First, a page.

Sonrisa de Santa Fe

If you’ve visited Andalusia, festivals and ferías are the norm during the summer months. The sonrisa weeks are many. Generally, the ferías are connected to celebrating patron saints while the festivals are more connected to celebrating the regional culture like dance and music. On most evenings, it is not uncommon to find a sevillanas parade. In Seville, the annual exhibition featuring the Andalusian PRE draws many horse aficionados. The stallions and mares, very striking. The foals, off-the-scale cuteness.

A few of the traditions carried over to the New World. The festivals and ferías were fewer but incorporating traditions from the native cultures – Native American Indian, Aztec, Mayan and Incan. Horses made an impression in the American Southwest, particularly in the northward migration of Spanish missions into California, New Mexico and Texas. Equine bloodlines, from PRE thoroughbreds to quarterhorse to pack, were highly valued.

The revival of equestrian sports in New Mexico has included adding some of the festive sonrisa traditions. It may not be Seville, but the influence and atmosphere is undeniable.

equestrian review: Simeon Krestrel, Sonrisa de Santa Fe (Jul 2018)

When EquiCenter de Santa Fe closed their doors in 2009, it seemed equine sports in Santa Fe, and New Mexico, was finished forever. The fallout from the 2007-08 economic downturn was devastating. Riders were leaving the sport in droves, often selling their horses at “best offer” rates. So few competed in 2008, many sponsors left for other venues. Those riders who chose to compete opted to ride in Colorado where the equestrian scene had more stability.

Guy McElvain and his business partner, Brian Gonzales, entered a bid to buy the bankrupt equestrian center. Brian’s wife, Phyllis, had the more difficult task of rebuilding the thin equestrian ranks in New Mexico, and attracting riders from elsewhere to give the Grand Prix de Santa Fe another chance. Sponsors were initially, and rightfully, reticent. To change minds, they had to bring perspective, knowledge and expertise to the table. Guy, a respected adult-amateur rider, businessman and horse rancher. Phyllis, an experienced horse show planner and organizer. Brian, respected businessman and avid horseman. Also, their deep community and familial ties in Santa Fe aided in attracting investors and sponsorships.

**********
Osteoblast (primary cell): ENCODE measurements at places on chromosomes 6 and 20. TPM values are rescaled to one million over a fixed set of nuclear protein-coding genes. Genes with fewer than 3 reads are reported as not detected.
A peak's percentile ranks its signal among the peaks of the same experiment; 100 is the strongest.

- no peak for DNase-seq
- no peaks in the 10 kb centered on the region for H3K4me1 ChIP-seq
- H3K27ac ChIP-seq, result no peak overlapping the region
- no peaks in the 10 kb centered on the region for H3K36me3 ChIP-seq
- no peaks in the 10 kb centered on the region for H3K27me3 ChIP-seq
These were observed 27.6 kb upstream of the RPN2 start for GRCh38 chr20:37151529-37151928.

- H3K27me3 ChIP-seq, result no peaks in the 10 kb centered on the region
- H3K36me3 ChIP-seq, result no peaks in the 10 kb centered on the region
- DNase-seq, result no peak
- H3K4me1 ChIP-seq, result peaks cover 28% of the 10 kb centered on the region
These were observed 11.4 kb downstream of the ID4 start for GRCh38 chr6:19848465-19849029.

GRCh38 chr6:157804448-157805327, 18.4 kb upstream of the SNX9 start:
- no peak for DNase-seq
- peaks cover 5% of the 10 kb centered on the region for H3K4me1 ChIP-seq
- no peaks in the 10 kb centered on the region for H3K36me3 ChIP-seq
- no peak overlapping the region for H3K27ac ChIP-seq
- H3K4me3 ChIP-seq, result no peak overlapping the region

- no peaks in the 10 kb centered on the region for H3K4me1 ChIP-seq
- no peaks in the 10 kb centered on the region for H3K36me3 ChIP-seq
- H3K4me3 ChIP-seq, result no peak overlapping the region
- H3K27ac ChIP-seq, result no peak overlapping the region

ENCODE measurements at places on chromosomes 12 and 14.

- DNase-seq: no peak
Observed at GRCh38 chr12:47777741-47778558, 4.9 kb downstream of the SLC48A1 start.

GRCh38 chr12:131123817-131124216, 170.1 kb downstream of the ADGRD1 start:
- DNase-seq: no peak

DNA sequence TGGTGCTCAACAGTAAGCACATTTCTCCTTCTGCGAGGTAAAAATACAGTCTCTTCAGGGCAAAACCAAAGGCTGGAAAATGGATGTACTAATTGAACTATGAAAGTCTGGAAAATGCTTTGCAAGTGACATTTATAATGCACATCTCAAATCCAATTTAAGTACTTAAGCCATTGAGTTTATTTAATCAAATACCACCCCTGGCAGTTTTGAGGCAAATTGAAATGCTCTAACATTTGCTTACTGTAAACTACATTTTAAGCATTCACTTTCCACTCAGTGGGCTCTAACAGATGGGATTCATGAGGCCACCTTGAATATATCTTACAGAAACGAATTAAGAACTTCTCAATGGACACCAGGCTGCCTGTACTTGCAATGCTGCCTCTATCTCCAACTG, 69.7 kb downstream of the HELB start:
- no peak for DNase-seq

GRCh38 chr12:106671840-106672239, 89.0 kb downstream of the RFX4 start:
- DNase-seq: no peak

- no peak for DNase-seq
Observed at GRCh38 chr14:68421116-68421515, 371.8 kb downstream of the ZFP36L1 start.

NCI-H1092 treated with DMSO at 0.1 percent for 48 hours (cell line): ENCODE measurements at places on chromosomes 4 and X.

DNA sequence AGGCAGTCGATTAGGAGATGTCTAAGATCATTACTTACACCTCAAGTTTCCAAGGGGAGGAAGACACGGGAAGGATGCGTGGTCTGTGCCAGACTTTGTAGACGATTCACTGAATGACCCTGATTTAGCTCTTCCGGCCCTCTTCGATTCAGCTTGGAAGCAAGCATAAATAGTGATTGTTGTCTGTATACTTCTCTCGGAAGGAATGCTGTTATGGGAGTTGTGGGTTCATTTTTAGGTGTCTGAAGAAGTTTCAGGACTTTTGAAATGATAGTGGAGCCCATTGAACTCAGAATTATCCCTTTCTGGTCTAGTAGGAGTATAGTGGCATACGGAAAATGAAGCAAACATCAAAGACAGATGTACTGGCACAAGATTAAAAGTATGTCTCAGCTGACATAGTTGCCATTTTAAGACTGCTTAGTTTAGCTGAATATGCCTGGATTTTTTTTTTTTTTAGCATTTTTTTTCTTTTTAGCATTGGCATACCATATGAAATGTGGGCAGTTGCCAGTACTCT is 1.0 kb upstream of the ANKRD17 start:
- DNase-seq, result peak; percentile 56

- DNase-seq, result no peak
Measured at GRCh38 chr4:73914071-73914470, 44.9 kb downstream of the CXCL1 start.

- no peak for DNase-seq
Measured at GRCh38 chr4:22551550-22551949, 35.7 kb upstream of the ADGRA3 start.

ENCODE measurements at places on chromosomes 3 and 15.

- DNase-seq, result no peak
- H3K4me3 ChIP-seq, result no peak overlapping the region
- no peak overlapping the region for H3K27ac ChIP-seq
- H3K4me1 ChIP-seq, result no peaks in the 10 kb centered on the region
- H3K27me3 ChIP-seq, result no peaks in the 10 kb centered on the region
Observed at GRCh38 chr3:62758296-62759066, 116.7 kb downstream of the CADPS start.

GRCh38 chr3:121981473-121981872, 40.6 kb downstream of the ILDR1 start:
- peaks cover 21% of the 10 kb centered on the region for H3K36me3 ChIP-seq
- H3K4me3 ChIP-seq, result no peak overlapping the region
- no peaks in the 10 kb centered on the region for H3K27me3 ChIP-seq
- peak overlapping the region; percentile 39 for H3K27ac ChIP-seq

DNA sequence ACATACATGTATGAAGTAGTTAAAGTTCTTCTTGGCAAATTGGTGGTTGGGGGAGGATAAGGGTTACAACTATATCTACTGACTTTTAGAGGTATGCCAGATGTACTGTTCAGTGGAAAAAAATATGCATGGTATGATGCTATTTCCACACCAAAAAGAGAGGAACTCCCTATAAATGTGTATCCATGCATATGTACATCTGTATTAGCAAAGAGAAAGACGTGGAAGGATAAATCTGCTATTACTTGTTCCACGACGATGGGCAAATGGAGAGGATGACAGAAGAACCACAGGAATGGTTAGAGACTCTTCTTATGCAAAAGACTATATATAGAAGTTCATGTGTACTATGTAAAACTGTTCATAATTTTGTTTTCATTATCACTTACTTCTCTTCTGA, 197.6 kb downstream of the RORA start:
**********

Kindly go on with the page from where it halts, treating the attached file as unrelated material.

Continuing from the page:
After six years of planning and work, August 2015 signaled their new beginning with two shows, Sonrisa Week and the Grand Prix de Santa Fe, at the renamed equicenter, HIPICO Santa Fe. The two, smaller A-rated shows did well enough to expand the two shows into a four-show summer series in July and August 2016. Though overlapping with the Summer In The Rockies series in the Denver area, there are differences. The Summer In The Rockies series feature the large AA-rated shows, with the ability to attract riders, including top amateurs and professionals, from across the nation. The Santa Fe series with smaller A-rated shows, similarly aims to attract top amateurs, and possibly a few professionals. The difference maker, the uniquely Santa Fe atmosphere against a majestic southwest backdrop.

Invited since 2015, my daughters have struggled fitting the Santa Fe shows into their show schedule. A choice had to be made: compete with some of the best talent on the AA-circuit in Iowa or compete in a series in the process of regaining their footing in the equestrian world. The choice was easy, Iowa. Phyllis understood emerging talent riders need to compete with increasingly better talent to move to the next level.

With an already tight calendar, my girls committed to riding a private charity invitational over the Labor Day Weekend. In making the commitment, they also added Sonrisa Week to their show schedule, and tightening their calendar further.

USHJA Hunter Derby: Marianne, fellow RRC member, on the course (Sonrisa Week, Jul 2018)

warm-up session: Tara and Candace before the USHJA hunter derby (Sonrisa Week, Jul 2018)

During the mixer on opening night, Phyllis acknowledged several top amateurs riding Sonrisa Week – including a few she had been wooing for 2-3 years. After introducing the new faces that arrived during the day, Phyllis invited them to say a few words, if they had any. Elizabeth raised her hand. “We had wanted to come here for awhile, and we finally made it,” she began. “Someone said this could be the beginning of a tremendous legacy.” Pausing for the brief applause, Elizabeth finished, “I think that’s what you said, Brian.” He nodded yes to much laughter in the tent. “May everyone ride their best and ride well.”